To support what’s being billed as the “largest environmental event in history,” all you have to do is turn off your lights for one hour on Saturday, March 31, at 8:30 p.m., your local time. That’s it. It’s probably the easiest thing you’ve ever been asked to do for the planet and the natural world.

The request is a simple one because the World Wildlife Fund, the organizer of Earth Hour, is counting on millions of other people to do the same thing in a cascade around the globe, from New Zealand to Hawaii. And by using the power of our digital interconnectedness throughout the world, it’s hoped we’ll make a bigger statement — via social media — to those in positions of power about our concern regarding the Earth’s changing climate and the effect it’s having, especially on wildlife such as polar bears, tigers and sea turtles.

But in the end, will Earth Hour — and the 60 minutes you spend in the dark — really make a difference?

Restore or Protect: Which Environmental Choice Would You Make?

Candice Gaukel Andrews by Candice Gaukel Andrews | June 10th, 2011 | 10 Comments
topic: Eco Travel, Green Living | tags: California, dams, earthquake, earthquake eco restoration, eco restoration, environment, environmental awareness, grassland restoration, Hetch Hetchy Valley, John Muir, nature, pandas, polar-bears, San Francisco, Sierra Club, Tigers, Tuolumne River, wetland restoration, Yosemite National Park

Hetch Hetchy in Yosemite

The Hetch Hetchy Valley in Yosemite National Park was once described by naturalist John Muir as, “A grand landscape garden, one of nature’s rarest and most precious mountain mansions.”

But in 1913, the U.S. Congress authorized the city of San Francisco to construct a dam and reservoir on the Tuolumne River in Hetch Hetchy to ensure that San Francisco would have a dependable water supply. It is said that the act broke John Muir’s heart, and some have even suggested that this great sadness hastened his death in 1914. By 1923, the dam was completed and the valley was flooded under several hundred feet of water.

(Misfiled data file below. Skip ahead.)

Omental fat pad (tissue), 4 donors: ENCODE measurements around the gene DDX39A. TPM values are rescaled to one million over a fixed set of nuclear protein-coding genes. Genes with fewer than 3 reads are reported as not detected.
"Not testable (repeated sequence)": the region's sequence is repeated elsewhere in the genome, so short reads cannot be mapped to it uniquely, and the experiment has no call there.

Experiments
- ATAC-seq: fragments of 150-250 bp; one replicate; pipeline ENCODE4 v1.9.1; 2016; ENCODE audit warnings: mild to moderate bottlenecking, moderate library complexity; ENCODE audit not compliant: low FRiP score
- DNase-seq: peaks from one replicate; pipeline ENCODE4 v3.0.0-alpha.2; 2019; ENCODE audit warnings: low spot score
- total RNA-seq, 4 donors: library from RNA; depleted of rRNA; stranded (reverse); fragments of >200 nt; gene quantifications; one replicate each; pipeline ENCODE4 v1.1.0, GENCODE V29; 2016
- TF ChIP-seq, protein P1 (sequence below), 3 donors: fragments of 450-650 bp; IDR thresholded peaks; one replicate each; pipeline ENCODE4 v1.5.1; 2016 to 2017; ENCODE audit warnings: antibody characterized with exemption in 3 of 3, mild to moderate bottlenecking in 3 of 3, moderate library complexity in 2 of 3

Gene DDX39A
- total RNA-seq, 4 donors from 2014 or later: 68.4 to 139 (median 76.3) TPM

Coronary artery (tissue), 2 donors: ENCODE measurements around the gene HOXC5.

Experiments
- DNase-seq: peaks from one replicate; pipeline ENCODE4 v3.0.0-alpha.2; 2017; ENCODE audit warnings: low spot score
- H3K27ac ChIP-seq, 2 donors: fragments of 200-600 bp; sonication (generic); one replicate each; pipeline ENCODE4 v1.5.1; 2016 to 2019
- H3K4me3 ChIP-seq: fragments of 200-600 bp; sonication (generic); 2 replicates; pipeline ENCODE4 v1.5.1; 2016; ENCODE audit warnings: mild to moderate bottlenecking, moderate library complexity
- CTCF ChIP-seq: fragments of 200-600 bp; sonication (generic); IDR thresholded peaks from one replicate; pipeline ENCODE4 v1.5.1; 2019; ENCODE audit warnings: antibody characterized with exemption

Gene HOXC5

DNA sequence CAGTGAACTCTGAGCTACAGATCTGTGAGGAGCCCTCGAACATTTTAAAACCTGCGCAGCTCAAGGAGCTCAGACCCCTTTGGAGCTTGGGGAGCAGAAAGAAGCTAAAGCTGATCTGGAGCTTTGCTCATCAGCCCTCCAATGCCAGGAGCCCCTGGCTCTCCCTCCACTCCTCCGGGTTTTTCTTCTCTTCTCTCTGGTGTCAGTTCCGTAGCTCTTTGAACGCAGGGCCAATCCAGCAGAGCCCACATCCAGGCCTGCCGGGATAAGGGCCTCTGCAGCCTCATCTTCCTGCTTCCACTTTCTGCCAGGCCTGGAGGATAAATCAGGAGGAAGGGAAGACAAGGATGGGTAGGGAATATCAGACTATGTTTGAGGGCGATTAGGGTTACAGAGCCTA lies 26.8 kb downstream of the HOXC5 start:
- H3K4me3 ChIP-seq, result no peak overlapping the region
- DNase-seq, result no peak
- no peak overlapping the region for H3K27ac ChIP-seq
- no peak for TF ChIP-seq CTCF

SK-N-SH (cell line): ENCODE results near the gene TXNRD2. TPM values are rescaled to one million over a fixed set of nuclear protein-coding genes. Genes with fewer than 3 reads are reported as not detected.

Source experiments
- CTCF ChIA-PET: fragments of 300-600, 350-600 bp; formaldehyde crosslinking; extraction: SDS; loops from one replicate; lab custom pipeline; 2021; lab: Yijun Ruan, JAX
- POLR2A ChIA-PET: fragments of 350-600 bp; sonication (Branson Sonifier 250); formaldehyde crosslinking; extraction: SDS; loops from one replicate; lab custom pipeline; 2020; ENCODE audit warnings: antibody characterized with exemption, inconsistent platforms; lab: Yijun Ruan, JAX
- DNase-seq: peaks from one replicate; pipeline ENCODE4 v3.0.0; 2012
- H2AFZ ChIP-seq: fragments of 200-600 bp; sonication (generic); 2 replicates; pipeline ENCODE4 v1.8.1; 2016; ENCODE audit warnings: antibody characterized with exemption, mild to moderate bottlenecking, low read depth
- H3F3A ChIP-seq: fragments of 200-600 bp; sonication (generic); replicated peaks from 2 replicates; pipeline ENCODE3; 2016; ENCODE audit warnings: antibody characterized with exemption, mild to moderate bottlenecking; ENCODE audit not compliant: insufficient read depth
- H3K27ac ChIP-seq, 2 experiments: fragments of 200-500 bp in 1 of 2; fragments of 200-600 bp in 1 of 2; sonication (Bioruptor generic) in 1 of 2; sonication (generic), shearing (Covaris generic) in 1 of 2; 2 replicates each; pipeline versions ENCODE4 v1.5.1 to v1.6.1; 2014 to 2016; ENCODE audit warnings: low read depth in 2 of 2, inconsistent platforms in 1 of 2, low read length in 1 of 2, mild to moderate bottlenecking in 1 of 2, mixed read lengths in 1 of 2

Today, the Hetch Hetchy Valley, like many of America’s natural landscapes, is at the center of a restoration debate. But is trying to turn back the clock on natural areas we altered long ago the best way to spend environmental funds, especially in these cash-strapped times? Or would working to protect those wild places we still have in their original state be a better use of scant resources?

Happy Birthday Earth Day!

Jessie Lucier by Jessie Lucier | March 23rd, 2010 | No Comments
topic: Green Living | tags: celebrate, Earth Day, environmental awareness, Go Zero, resolution, sustainability, zero-waste

glass model of earth on grass

Get ready for the sustainable celebration of the year!

Happy Earth Day 2010! This April will mark four decades of organized environmental awareness. And, given the current economic, environmental and energy crises, it’s clear that Earth Day is no longer a “holiday” reserved for hippies. We all have stake in planet Earth. Accordingly, significant action must continue in order to sustain our planet and the people she supports.

Start Celebrating Earth Day’s 40th … Right Now!

Jessie Lucier by Jessie Lucier | February 5th, 2010 | No Comments
topic: Green Living | tags: Earth Day, earth education, eco-friendly, environment, environmental awareness, globe, green action, planet, sustainability, sustainable development, sustainable green, zero-waste

Raindrop Earth

Happy Earth Day 2010!  This April will mark four decades of organized environmental awareness.  And, given the current economic, environmental and energy crises, it’s clear that Earth Day is no longer a “holiday” reserved for hippies.  We all have stake in planet Earth.  Accordingly, significant action must continue in order to sustain our planet and the people she supports.